Presenter: Butch Ward, The Poynter Institute

“Writing may be magical, but it’s not magic.”Donald Murray, Writing Coach

The importance and value of strong writing skills have never been more hotly debated than they are today thanks to the pervasiveness of digital media delivery systems. Some have gone so far as to predict the end of writing as we know it as newspapers and magazines hit their projected demise and the written message is condensed into 140 character sound bites or less.

We live in a changing world in how the written word is delivered.

  •  Communicators no longer need intermediaries
  • Anyone with Internet access can reach a global audience with a message
  • HOWEVER: With such access comes responsibility. We should always consider…How are we affecting the public discourse with the words we share?

The Hard Truth: When searching the Web, people spend less than 30 seconds on a home page and less than one minute on an interior page. And consider this: Most people bypass the home page and enter through a link, search engine, etc.

Which leads us to: Writing is Critical to GRAB ATTENTION and Writing and Editing are more important than ever and will remain important FOREVER! Especially for communicators.

Here are a few tips to rev up your writing and create stand out copy.

Follow the Writer’s Process

1) Conceive/develop the idea: What’s my story’s goal? Who is my audience?
First of all you need to understand where you get your story ideas: in the shower, while exercising, walking the hallway and talking to colleagues?

You can also collaborate with your audience, clients and colleagues and have them share their ideas and thoughts. Get them involved. In today’s words – embrace crowdsourcing.

Writer’s Block?
Try one of these two exercises to get the creative juices and ideas flowing:

The “Dining Room Table” exercise. Grab a few colleagues, set a time limit (say 20 minutes), select a topic and then start discussing it as if you were sitting with friends. Pick a subject that’s relevant to your business and share stories. These stories will lead to valid story ideas for future writing projects.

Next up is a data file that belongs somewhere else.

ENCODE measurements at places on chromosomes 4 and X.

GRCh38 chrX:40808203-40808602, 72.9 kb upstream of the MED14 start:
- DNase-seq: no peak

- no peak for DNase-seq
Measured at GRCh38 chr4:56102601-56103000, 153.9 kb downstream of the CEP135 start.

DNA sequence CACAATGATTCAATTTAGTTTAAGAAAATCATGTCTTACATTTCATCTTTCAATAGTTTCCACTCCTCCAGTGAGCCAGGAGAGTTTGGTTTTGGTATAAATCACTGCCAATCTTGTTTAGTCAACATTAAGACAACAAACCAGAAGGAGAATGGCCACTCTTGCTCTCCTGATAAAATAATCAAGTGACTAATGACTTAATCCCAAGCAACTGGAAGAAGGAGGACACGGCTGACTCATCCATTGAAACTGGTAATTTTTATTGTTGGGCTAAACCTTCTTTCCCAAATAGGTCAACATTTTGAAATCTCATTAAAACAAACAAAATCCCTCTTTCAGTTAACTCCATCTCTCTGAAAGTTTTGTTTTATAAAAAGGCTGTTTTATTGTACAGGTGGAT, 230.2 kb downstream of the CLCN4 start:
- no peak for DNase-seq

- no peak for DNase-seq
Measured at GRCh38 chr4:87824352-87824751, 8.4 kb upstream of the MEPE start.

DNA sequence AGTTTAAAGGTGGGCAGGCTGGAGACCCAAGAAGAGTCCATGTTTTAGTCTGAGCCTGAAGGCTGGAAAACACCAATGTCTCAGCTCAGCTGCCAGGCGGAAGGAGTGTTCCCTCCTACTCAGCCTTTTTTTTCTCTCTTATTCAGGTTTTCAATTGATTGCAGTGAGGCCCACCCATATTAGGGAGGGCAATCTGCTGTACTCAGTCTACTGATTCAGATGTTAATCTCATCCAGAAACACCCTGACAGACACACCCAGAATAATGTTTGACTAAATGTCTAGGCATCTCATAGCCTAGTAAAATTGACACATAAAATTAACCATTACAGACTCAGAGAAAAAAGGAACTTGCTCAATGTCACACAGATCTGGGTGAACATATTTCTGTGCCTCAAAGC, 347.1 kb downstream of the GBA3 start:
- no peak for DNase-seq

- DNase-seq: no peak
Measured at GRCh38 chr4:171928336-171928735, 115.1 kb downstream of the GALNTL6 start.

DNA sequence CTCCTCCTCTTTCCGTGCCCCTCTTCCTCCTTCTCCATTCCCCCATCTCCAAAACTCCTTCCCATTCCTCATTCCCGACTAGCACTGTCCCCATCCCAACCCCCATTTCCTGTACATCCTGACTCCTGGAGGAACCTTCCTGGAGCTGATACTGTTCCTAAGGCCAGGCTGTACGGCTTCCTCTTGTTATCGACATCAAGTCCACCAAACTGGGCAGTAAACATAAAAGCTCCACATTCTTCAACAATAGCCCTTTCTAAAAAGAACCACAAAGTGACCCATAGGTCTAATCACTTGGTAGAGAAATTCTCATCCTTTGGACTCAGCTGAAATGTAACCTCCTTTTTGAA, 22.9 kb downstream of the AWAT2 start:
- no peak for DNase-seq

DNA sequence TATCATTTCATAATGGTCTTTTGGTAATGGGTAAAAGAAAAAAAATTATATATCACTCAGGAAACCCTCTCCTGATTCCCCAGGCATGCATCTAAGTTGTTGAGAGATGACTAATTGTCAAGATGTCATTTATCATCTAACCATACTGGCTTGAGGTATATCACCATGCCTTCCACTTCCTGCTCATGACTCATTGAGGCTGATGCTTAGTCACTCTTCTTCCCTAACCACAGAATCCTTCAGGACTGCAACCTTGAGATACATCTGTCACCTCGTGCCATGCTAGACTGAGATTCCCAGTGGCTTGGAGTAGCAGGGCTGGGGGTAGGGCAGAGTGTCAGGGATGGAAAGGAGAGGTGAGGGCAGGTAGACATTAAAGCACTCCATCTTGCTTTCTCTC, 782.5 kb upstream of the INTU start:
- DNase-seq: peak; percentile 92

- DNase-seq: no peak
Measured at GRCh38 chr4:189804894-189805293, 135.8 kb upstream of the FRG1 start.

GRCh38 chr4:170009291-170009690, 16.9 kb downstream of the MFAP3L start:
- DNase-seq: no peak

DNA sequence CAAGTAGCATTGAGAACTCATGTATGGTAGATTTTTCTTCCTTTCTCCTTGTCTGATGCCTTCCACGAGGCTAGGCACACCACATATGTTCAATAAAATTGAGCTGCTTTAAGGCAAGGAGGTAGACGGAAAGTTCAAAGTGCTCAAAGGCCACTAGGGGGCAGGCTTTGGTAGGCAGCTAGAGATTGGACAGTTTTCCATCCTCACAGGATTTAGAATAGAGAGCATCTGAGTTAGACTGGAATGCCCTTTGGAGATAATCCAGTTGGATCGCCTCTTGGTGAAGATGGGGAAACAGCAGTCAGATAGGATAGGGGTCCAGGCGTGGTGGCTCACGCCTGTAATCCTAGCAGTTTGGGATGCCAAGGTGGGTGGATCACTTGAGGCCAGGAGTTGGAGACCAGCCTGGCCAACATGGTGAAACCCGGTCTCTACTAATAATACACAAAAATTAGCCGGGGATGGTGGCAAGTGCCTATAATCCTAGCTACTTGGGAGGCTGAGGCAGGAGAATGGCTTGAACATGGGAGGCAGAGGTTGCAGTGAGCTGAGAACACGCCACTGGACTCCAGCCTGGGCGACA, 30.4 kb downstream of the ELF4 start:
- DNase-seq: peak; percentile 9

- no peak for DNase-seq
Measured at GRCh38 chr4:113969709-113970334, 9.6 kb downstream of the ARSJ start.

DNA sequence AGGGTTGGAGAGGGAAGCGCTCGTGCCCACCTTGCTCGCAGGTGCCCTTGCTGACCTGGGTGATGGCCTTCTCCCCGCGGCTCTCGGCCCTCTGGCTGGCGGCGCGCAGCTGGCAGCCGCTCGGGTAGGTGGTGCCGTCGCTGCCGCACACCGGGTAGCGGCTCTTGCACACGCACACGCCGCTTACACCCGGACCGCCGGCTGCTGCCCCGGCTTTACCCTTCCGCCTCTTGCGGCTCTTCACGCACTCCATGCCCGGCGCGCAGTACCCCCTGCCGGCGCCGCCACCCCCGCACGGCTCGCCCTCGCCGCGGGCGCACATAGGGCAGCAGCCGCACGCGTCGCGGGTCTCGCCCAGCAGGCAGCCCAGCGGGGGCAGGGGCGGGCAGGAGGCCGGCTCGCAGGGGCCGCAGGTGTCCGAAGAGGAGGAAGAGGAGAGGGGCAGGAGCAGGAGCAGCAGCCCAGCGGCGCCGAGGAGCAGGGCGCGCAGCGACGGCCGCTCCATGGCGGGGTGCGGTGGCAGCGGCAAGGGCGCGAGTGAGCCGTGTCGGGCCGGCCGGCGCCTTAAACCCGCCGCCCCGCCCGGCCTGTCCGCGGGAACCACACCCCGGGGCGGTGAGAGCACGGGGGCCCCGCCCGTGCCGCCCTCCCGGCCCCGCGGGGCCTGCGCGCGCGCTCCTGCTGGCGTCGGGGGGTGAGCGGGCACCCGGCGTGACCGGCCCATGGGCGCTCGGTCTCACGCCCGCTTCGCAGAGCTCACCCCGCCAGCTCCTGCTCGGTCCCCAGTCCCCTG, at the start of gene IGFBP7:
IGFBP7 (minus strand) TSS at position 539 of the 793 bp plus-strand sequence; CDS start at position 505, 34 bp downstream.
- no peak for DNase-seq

“The Wheel” exercise: Pull a group of colleagues and/or friends together and pick one topic and start throwing out story ideas based on every audience/stakeholder that touches that topic in some shape or form. For example: Topic: Black Friday. 20 possible story ideas (audiences) were identified. Everything from retailers to advertising representatives and daycare centers.

2) Gather your information (sourcing): What do I know? What do I need to know? The key is to get information that will “hook” the reader.

  • Who are my sources?
  • How diverse are they?
  • Take advantage of using your audience as sources.
  • Does my story have narrative tension, strong characters and action?
  • Do I have facts, and not just opinion? Are they verifiable?

**It’s critically important to verify information – your readers want to know it’s reliable. Always source! There is a golden opportunity for communicators to deal in fact, not opinion. There is too much out there now that is passed off as fact when in fact, its opinion.

3) Focus: Draft/Revise: What’s this story about?

A good exercise to understand what your story is about is to start by writing your story as a paragraph, then one sentence and then one word.

Other elements to consider when telling a story:

  • Photographs – elicit emotions
  • Graphics – deconstruct complex information
  • Video – present action
  • Audio- trigger the imagination
  • Words – communicate information with clarity and spee

4) Draft/Revise/Publish: How can I get my audience to notice it —-and read it?

  • Help the reader find you. (Build in Search Engine Optimization)  Put yourself in the audience shoes and think about what words your audience would use to search your topic.
  • Write to the link. Start the story on the “homepage” and jump it.
  • How much text to use? Less is usually more.
  • On the flipside: Not everything has to be short. A good story will hold a reader’s attention.
  • Use more dialogue (it achieves action) vs. quotations all the time. Capture conversations if possible

When Writing for the Web Keep In Mind:

  • Priority
  • Clarity
  • Efficiency
  • Brevity
  • Simple direct sentences
  • Use active verbs
  • One subject per sentence
  • Use bullet points
  • Use white space
  • Pay attention to logical order

Quick Tips for Editors:

  • Coach the idea
  • Coach the gathering
  • Coach the story
  • Coach the writing

A good editor infuses himself or herself into the writing process. They shouldn’t come in right at the end of the process. Coach the idea from the beginning, coach the story and coach the writing.

At the end of the Day Remember: Write like Ernest Hemingway not Thomas Wolfe!

Guest blogger: Pamela Cox-Nulman, APR, CPRC, Nulman PR & Marketing